What’s in the 2019 Federal Budget for Business?
The Federal Budget was handed down on April 2, 2019. As always, the Budget is a plan rather than a prediction: what comes to pass will depend on who wins the upcoming election and whether they can get their changes through Parliament. Nonetheless, while businesses shouldn’t rely on the Budget as set in stone, it does provide some insight into the business landscape for 2019-20.
Here are the main points of interest for businesses, most of which apply whether you’re a small to medium business or a larger organisation.
Tax cuts brought forward
In the previous Budget, the government proposed tax cuts for small and medium businesses to come into effect in 2026-27. Now those cuts have been brought forward and expanded to include businesses with turnover below $50 million.
Under this Budget, the corporate tax rate for companies under $50 million will drop from 27.5% in the 2019-20 financial year to 26% in 2020-21, and then 25% in 2021-22. The government estimates that the change will affect almost a million companies employing around 5.2 million people.
Instant asset write-off raised to $30,000
In 2017, the government introduced the ability to deduct the full cost of a business asset costing $20,000 or less for businesses with an annual turnover of $10 million or less. The amount was then increased in January to $25,000. Historically, anything costing over $1000 had to be depreciated, so the measure was a significant change.
In the current Budget, they’ve gone even further and increased both the amount and the number of businesses eligible. Now, all businesses with an annual turnover of $50 million or less can instantly write off business assets worth up to $30,000.
It expects about 22,000 additional businesses to be eligible, with more than 350,000 companies already taking advantage of the existing write-off. It is estimated that the changes will cost the Budget $400 million over four years.
Significantly, the change was passed by Parliament on April 4 and took effect on April 6, so if you’re a business falling under this category, take note.
Personal tax cuts
The masthead in this year’s Budget hasn’t been corporate tax cuts but personal tax cuts. Estimated to be worth $158 billion over the next decade, the plan doubles the tax offset and flattens tax brackets. In the short term, people earning less than $126,000 per annum will see up to $1080 extra in their next tax return.
While these are personal tax cuts, for small to medium businesses, they might be the most significant change of all because sole traders’ business income is taxed at their personal tax rate.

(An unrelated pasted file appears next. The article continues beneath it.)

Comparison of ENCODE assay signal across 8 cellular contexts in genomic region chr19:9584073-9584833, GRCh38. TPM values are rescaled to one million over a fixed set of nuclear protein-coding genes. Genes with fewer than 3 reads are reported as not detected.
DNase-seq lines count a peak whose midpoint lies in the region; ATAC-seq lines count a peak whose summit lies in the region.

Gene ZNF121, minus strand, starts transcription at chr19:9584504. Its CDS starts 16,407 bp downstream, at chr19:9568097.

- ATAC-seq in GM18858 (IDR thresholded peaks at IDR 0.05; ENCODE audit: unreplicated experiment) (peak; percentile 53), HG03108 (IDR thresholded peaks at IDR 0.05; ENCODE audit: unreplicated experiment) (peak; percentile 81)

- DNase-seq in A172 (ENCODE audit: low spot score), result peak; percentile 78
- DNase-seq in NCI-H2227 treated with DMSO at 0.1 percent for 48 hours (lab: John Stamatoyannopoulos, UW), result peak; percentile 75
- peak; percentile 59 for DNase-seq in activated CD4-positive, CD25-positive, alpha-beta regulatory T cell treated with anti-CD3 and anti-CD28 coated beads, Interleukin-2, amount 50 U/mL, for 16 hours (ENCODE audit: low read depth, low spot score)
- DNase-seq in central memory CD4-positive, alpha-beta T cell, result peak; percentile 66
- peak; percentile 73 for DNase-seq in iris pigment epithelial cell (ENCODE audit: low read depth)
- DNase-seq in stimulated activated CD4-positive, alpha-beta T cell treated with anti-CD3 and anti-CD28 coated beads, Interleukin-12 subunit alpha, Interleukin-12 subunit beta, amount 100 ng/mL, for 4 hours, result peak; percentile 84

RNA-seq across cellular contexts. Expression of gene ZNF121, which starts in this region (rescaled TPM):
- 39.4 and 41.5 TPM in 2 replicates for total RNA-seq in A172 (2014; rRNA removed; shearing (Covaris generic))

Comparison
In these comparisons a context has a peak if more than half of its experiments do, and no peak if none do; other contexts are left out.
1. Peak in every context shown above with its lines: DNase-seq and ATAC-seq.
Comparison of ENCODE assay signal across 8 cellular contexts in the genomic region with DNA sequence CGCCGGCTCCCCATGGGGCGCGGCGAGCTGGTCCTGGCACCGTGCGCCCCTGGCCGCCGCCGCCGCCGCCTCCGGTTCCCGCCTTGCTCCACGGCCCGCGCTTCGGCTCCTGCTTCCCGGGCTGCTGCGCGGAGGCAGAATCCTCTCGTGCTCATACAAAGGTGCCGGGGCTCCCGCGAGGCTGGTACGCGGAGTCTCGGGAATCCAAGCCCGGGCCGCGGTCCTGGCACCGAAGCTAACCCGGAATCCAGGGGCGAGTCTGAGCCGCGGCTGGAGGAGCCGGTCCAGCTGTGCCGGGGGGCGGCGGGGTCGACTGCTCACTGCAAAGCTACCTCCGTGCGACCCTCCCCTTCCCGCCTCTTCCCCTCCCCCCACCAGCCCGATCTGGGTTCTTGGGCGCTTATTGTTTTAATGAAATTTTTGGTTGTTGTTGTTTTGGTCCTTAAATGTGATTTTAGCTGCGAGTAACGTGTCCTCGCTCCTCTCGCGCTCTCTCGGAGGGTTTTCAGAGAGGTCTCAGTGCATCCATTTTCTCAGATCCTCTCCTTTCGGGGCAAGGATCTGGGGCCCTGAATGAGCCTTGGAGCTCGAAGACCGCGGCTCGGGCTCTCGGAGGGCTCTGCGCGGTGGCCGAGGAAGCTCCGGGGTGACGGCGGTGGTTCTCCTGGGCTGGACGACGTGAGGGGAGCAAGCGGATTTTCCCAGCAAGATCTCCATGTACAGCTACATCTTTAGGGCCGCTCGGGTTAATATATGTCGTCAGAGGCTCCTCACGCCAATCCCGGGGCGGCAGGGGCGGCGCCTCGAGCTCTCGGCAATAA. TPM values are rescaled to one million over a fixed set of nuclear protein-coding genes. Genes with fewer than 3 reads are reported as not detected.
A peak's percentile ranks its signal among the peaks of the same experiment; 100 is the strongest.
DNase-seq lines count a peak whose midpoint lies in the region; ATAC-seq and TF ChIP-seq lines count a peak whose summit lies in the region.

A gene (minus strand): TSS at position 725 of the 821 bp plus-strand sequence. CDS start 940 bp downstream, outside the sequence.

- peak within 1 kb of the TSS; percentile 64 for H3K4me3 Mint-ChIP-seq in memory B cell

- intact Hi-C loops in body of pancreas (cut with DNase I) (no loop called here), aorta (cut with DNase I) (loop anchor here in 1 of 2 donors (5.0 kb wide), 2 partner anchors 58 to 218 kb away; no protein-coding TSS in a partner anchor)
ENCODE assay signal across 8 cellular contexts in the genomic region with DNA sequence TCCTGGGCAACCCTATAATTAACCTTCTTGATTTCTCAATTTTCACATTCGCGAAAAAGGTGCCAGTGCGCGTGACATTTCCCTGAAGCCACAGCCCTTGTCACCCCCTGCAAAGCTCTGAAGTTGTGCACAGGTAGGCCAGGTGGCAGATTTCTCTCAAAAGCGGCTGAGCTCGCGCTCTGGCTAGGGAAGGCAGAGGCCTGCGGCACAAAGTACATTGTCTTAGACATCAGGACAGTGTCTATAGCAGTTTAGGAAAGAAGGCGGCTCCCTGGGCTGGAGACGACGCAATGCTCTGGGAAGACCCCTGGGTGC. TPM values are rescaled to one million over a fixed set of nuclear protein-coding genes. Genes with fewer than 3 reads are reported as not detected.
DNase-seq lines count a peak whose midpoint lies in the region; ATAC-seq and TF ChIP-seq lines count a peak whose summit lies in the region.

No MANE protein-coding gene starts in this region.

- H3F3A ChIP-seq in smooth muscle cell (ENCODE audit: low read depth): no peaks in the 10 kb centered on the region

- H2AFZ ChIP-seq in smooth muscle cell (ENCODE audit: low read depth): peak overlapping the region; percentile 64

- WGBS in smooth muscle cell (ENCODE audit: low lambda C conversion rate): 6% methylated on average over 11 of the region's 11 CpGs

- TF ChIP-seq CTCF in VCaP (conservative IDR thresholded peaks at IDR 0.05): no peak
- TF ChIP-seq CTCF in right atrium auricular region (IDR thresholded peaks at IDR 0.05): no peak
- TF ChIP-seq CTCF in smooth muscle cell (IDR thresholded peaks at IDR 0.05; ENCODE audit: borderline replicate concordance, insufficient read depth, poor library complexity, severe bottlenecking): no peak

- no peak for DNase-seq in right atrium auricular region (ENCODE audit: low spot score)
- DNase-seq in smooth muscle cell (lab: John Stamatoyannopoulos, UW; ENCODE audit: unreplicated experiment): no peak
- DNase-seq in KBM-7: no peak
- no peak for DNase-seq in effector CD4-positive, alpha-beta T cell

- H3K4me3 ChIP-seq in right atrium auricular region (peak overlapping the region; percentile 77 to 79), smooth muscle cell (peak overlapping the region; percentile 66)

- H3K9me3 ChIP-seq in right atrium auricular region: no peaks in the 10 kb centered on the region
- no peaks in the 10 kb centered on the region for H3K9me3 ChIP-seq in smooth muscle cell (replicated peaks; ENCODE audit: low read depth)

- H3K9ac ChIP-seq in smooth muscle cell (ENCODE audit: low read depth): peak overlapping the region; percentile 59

In addition, tax cuts free up disposable income and, hopefully, encourage discretionary spending. That’s good news for businesses, who may experience a boost in cash flow as a result.
People at the start of their career, plus anyone looking to take on extra staff in certain industries, stand to benefit from the boost to apprenticeships. Incentive payments to take on apprentices will be doubled for a range of fields, from hairdressing and plumbing to carpentry and baking.
On top of an existing $4,000 employer incentive, employers will receive an additional $4,000 over a two-year apprenticeship. Apprentices themselves will also receive $2,000 – half after 12 months and the balance at the end of two years.
The Budget also plans to institute 10 “training hubs” across Australia, aimed at addressing local skills shortages in various industries and targeting youth unemployment in regional areas.
As the current Budget is both subject to the outcome of the federal election on May 18 and dependent on the government’s ability to pass its components in Parliament, it remains to be seen how much of it will come to pass. However, it’s worth getting financial advice about any aspect that you think may affect your business so that you’re well positioned to take advantage of it when and if it does.
Looking for more information on the Federal Budget? Visit the Australian Government Budget website for the latest updates.
This article was written by Tanya Ashworth-Keppel on behalf of the Australian Institute of Business. All opinions are that of the writer and do not necessarily reflect the opinion of AIB. Information has been sourced from the Federal Budget 2019-20.